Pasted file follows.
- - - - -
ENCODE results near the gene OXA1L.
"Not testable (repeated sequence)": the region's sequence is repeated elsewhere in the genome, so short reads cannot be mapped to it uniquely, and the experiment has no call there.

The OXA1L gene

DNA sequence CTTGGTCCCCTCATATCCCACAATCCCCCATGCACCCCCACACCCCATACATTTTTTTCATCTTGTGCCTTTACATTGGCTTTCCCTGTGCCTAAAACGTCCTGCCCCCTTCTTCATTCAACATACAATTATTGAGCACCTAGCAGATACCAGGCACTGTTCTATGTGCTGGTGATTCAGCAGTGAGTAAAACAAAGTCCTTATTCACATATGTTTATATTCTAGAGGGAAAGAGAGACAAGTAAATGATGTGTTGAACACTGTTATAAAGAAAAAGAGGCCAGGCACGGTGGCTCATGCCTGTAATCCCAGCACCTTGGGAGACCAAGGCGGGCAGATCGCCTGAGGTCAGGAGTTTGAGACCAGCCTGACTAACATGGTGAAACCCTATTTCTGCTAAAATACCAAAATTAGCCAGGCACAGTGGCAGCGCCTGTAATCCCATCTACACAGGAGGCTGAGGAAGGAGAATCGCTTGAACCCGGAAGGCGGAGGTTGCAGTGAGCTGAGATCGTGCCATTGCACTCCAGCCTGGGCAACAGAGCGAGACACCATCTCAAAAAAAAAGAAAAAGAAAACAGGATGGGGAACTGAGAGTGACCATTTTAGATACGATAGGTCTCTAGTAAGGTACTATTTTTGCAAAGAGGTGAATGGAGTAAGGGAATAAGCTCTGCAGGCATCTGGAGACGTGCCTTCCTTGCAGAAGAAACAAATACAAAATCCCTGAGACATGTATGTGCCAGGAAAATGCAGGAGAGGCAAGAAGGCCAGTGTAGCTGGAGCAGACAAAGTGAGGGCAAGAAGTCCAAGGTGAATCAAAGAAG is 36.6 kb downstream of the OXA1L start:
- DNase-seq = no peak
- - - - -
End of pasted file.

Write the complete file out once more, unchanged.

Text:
ENCODE results near the gene OXA1L.
"Not testable (repeated sequence)": the region's sequence is repeated elsewhere in the genome, so short reads cannot be mapped to it uniquely, and the experiment has no call there.

The OXA1L gene

DNA sequence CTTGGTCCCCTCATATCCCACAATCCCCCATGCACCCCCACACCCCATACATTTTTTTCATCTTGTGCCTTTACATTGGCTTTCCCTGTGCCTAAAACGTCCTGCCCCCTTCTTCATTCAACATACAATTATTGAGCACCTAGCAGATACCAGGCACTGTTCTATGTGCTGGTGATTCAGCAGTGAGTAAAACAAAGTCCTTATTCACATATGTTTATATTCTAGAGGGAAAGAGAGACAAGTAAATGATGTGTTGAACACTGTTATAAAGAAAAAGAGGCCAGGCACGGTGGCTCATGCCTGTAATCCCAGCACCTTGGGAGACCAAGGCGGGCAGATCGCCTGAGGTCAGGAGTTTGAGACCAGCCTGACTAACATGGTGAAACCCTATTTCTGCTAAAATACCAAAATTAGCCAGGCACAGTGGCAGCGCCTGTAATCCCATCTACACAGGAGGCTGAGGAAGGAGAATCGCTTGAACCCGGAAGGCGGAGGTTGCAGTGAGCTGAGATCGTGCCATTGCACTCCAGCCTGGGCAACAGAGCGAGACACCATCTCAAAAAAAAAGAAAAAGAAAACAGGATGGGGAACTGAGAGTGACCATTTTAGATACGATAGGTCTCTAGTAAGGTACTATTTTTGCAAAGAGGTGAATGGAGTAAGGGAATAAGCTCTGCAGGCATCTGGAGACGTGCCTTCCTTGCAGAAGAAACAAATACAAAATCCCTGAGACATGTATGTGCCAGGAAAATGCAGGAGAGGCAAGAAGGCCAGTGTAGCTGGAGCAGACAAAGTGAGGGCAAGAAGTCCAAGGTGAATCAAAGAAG is 36.6 kb downstream of the OXA1L start:
- DNase-seq = no peak